(Notes on “Essentials of Faith Alone,” p.42)
And as his life was coming to an end, he requested, “Throw my ashes in the Kamo River and feed me to the fish.”
I read that Shinran Shonin’s teachings is similar to Martin Luther’s. Was it?
Many religious scholars agree that Shinran’s teachings are like those of Martin Luther (1483-1546), the most famous Protestant reformer. Shinran and Luther do share similar understandings regarding 1) human nature, 2) ultimate truth and 3) the source of spiritual resolution. (See page 109)
I often teach classes of students studying for the ministry. The students are of many different faiths. Once, in my class on Jodo-Shinshu, a group of young Lutheran seminarians taking the course blurted out, “Your teaching is just like ours!” I praised them for seeing how Shinran and Luther are alike, but also pointed out some differences.
Then in jest, I said, “You know, it’s actually Shinran Shonin who influenced Martin Luther, because Shinran lived about three hundred years earlier! Did you know Luther was a reincarnation of Shinran!” The class, made up of equal numbers of Buddhists and Christians, roared with laughter. They enjoyed sharing mutual respect for each other’s traditions and were willing to accept that they were alike in some ways and different in others.
I understand that like Martin Luther, Shinran rebelled against the established religious order.
Yes, he was critical of the Buddhist clergy of his time as seen in this poem:
The monks and masters of today
Are like low-grade servants,
And the term “monks and masters” is
synonymous with vulgarity.29
In this poem Shinran must have been talking about the corruption and decadence on Mt. Hiei, where he spent twenty years from age nine to twenty-nine. Mt. Hiei was a major center of Buddhist learning and practice during his time. The bad behavior of the monks and teachers who lived there was one reason he decided to leave.
Did he try to reform Mt. Hiei in the way that Luther tried to reform the Catholic church?
Shinran Shonin did not challenge the establishment directly. When he left the monastery at the age of twenty-nine, he wielded no influence. Luther, on the other hand, was a renowned cleric and a professor at the University of Wittenburg.
Instead of challenging the establishment, Shinran directed his energies to answering his personal religious questions. His questions were finally answered when he became a disciple of Honen Shonin who taught a new kind of Pure Land Buddhism. Honen spoke of salvation for all beings regardless of spiritual and ethical ability. So, as a committed member of the new religious movement, Shinran worked to bring hope to all beings regardless of wealth, class, or education. In that process, he worked to effect changes in the Buddhist establishment.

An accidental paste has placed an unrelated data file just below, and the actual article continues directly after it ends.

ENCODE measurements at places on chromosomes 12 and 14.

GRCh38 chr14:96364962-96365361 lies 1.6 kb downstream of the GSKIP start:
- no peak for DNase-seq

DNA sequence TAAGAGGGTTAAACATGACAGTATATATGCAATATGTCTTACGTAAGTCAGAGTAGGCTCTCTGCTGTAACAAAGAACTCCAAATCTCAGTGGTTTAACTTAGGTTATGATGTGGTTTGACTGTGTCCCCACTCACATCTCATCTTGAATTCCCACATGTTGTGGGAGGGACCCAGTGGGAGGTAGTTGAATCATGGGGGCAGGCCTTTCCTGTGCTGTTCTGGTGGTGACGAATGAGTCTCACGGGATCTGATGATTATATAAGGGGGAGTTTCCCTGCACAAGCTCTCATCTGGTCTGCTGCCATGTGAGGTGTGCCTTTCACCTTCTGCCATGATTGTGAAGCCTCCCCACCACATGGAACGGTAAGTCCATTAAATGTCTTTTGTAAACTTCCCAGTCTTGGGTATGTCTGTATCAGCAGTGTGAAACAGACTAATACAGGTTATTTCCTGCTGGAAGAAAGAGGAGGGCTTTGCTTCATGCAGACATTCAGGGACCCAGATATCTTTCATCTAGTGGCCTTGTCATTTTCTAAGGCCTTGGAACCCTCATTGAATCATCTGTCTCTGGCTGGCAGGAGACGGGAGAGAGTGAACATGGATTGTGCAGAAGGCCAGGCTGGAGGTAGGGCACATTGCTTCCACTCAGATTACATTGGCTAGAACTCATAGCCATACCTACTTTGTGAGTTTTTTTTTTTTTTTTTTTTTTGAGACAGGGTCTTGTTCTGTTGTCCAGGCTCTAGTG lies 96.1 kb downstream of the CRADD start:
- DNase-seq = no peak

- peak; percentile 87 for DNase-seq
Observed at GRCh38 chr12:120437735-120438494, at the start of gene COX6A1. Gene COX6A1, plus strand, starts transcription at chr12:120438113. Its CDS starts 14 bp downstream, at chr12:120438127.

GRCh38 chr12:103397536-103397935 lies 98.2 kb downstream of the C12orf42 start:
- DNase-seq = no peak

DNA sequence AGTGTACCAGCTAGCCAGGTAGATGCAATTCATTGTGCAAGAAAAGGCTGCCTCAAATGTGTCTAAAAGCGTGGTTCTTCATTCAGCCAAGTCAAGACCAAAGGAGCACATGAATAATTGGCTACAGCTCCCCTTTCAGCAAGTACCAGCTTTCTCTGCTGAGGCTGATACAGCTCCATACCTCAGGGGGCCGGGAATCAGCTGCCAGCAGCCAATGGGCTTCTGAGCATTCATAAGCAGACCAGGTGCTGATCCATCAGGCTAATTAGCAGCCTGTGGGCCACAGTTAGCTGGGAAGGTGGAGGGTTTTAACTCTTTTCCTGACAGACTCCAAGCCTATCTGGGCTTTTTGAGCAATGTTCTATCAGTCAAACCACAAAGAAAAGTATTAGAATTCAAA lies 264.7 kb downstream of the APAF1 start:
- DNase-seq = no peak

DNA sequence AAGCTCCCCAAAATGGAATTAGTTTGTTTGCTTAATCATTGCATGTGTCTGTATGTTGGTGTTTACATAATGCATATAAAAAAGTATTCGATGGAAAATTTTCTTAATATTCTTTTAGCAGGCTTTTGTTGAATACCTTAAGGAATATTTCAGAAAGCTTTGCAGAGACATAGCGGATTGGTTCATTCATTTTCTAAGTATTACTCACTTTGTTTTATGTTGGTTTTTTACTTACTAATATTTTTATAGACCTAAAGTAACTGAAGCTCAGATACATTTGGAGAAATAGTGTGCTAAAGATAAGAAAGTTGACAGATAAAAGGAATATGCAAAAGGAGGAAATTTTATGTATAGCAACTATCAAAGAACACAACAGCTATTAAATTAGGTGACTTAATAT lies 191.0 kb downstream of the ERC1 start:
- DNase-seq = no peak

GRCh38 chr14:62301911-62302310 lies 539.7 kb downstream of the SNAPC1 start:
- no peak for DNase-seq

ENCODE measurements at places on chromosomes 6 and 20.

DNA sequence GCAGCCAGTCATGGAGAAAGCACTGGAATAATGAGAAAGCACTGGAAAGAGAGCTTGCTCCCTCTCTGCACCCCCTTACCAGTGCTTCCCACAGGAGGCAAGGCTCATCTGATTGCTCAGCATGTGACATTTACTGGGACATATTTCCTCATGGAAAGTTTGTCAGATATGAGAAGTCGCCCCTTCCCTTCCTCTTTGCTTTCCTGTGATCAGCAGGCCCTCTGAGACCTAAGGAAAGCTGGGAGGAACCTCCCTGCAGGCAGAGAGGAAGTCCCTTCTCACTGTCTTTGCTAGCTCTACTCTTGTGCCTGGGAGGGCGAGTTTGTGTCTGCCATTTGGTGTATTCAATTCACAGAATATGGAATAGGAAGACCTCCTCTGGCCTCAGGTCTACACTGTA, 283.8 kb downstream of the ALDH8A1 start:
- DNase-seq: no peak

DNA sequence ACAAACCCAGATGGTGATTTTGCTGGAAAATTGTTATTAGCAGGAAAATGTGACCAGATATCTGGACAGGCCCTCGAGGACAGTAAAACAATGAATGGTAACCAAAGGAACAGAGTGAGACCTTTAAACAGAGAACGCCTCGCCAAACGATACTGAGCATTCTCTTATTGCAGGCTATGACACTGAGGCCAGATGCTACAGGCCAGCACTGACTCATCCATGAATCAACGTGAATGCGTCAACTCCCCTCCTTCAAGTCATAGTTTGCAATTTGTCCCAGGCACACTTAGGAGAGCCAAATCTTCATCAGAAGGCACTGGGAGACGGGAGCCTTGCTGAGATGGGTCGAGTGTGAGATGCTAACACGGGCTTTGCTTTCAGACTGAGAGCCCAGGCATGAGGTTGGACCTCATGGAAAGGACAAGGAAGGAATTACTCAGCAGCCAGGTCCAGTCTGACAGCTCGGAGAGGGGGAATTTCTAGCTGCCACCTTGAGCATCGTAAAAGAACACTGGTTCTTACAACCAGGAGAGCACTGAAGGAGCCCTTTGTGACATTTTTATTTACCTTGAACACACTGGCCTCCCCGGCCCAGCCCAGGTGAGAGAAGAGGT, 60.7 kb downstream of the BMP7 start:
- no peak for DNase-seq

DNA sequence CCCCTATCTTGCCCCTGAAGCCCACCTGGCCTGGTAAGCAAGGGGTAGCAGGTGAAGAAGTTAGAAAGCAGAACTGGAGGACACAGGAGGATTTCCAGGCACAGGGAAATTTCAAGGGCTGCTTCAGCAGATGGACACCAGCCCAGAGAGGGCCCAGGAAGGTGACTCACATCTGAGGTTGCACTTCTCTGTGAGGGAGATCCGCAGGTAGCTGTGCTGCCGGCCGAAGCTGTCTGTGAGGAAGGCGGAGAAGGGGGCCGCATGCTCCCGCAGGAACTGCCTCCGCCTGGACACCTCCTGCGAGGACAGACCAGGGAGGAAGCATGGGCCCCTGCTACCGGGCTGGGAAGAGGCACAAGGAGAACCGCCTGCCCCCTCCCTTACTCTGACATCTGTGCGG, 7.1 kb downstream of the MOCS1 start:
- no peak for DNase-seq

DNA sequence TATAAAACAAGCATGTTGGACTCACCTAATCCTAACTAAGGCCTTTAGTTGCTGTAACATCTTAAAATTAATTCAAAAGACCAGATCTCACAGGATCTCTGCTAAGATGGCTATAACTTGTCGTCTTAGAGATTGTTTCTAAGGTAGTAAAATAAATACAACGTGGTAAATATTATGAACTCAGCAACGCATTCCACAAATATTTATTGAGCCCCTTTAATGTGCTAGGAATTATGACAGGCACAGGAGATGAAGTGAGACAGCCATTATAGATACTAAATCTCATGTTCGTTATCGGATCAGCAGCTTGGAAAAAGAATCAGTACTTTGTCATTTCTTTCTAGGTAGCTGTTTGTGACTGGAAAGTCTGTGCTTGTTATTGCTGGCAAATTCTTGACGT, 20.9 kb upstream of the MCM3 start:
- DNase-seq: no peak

At what other times may we see the challenger in him?
In 1207 the leadership of the new Pure Land movement led by Honen, was exiled from Kyoto (national capital and center of Buddhism). Shinran Shonin who was among them was sent to the Echigo area in Northern Japan. The exile was part of the growing persecution by the secular authorities, brought on by the jealousy and fears felt by the older established schools. Shinran Shonin expressed his outrage toward the high government officials and even toward the emperor. We who live in modern times cannot fully appreciate the courage that it took to attack the emperor! Shinran Shonin wrote:
The emperor and his ministers, acting against the dharma and violating human rectitude, became enraged and embittered. As a result, Master Genku (Honen)... and a number of his followers, without receiving any deliberation of their (alleged) crimes, were summarily sentenced to death or were dispossessed of their monkhood, given (secular) names, and consigned to distant banishment. I was among the latter.
(Teachings IV, pp. 613-614)
Again, Shinran and Luther share a common bond in that they both left the monastic path, married, and had many children. Please talk about the significance of Shinran’s marriage.
Shinran Shonin is known as one of the first famous Buddhist monks to set aside his monk’s robes and marry. While it is true there had been married priests called “shami,” they were seldom officially approved as monks of established temples. All monks had to be approved and registered by the government. What makes Shinran Shonin’s marriage important is that he was a former monk of the mighty Tendai school (one of the two dominant Buddhist schools of the period, along with Shingon) and went on to found a major school whose clergy, from its beginning, were married priests. Among those who founded the major schools of the Kamakura period, Shinran was unique in this regard. For example, Hone, who founded the Jodo school; Eisai, who founded the Rinzai Zen school; Dogen, who founded the Soto Zen school; Nichiren, who founded the Nichiren school; and Ippen, who founded the Jishu, were all celibate monks.
Shinran married sometime during the four year exile after losing his monk status. His wife, Eshinni, was a well-educated woman, as seen by her writings. A collection of her letters was discovered in 1921.30 Her letters give us important information that fills in some of the gaps in our knowledge about her husband.
Between them, they had six children: daughter (Woman of Oguro), son (Zenran), daughter (Myoshin), son (Arifusa), daughter (Zenni) and daughter (Kakushinnni).31
Why did he marry?
Because we have no direct statement by Shinran, we do not know the exact reasons with certainty. However, we do know that his teacher Honen did not prevent his students from marrying as he admonished:
People should always live by creating the proper conditions for being able to say the Nembutsu. If you cannot say the Nembutsu as a celibate, say it by getting married. If you cannot say it by being married, say it as a celibate.
... Food, clothing, and shelter are necessary only insofar as they create the proper condition for people to say the Nembutsu.
What proved most important for members of the new Pure Land movement was the ability to devote themselves to the practice of Nembutsu. Honen did not specify a particular type of life-style for he allowed celibacy or married life, wanderer or sedentary life, and solitary or collective practice. Honen himself chose to be a monk.